The practice of Meditation can improve the ability to relax your body and mind and the ability to breathe more deeply and more slowly so that you can take in more oxygen and improve its circulation throughout the body, and at the same time exercise your internal organs inside your lower abdomen. This is why Meditation can make your body healthier and stronger.
Reverse Lower Abdominal Breathing: We now discuss the second type, “Reverse Lower Abdominal Breathing” or “Reverse Diaphragmatic Breathing.” Although not as widely practiced as the “Natural Lower Abdominal Breathing,” the “Reverse Lower Abdominal Breathing” is another breathing method that is used by a lot of people, especially by more advanced martial arts practitioners. With this method, when you inhale, the diaphragm is still lowered, and when you exhale, the diaphragm is still raised. However, the movement of the lower abdomen is just the opposite of the movement in the “Natural Lower Abdominal Breathing.” When you inhale, the lower abdomen contracts from both the front and the back of the abdomen. When you exhale, the lower abdomen expands from both the front and the back of the abdomen. Although it may seem to be unusual to contract the abdomen when inhaling, and expand the abdomen when exhaling, it is not, because this is consistent with what you do when you blow up a balloon. When you are blowing up a balloon, you are exhaling and the front of your abdomen expands outward.  Similarly, when you push a big, heavy object, you take a deep breath and exhale and push, you will find that your abdomen is expanding outward. In martial arts, when you are attacking an opponent, it is like pushing an object, and therefore you exhale and expand your abdomen, i.e., Reverse Lower Abdominal Breathing. Thus, “Reverse Lower Abdominal Breathing” is often used by advanced martial artists. “Natural Lower Abdominal Breathing” is sometimes known as ‘Buddhist Breathing,” and “Reverse Lower Abdominal Breathing” is sometimes known as “Taoist Breathing.”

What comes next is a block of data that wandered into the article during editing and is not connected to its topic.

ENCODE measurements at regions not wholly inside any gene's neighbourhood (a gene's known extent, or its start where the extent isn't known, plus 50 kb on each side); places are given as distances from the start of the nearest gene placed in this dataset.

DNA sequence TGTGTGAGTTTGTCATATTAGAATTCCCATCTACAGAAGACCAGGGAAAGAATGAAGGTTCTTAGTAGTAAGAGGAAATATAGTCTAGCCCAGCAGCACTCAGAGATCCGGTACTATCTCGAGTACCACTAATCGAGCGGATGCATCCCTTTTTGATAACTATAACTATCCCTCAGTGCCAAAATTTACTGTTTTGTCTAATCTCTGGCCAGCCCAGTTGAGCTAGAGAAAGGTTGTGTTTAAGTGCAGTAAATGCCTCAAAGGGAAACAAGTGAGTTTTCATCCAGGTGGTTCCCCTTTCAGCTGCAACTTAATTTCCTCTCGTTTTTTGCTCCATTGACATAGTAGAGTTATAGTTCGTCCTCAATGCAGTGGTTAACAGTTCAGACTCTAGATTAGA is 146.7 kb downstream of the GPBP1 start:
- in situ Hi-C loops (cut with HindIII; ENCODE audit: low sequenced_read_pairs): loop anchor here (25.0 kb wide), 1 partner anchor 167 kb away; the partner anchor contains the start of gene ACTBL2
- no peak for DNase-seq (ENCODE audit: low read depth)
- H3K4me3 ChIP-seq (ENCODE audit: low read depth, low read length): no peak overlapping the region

Summary: The essence of Meditation is (1) to relax the body and mind, (2) to increase the intake of oxygen and enhance the circulation of oxygen (and blood) throughout the body, and at the same time (3) to massage the internal organs inside your abdomen. It achieves this by using “Lower Abdominal Breathing.” Because all three functions mentioned in the previous sentence can make your body healthier and stronger, Meditation is a very important component of Taiji and Qigong. There are two types of “Lower Abdominal Breathing.” “Natural Lower Abdominal Breathing” is more commonly used, and the “Reverse Lower Abdominal Breathing” is used often by advanced martial artists.
I want to end this article with the following quote “You should sit in meditation for 20 minutes every day – unless you’re too busy; then you should sit for an hour.”
 This is an exercise we can all do. Place one hand on your abdomen and blow out air as though you are blowing up a balloon, you will find that your lower abdomen is expanding and pushing your hand outward.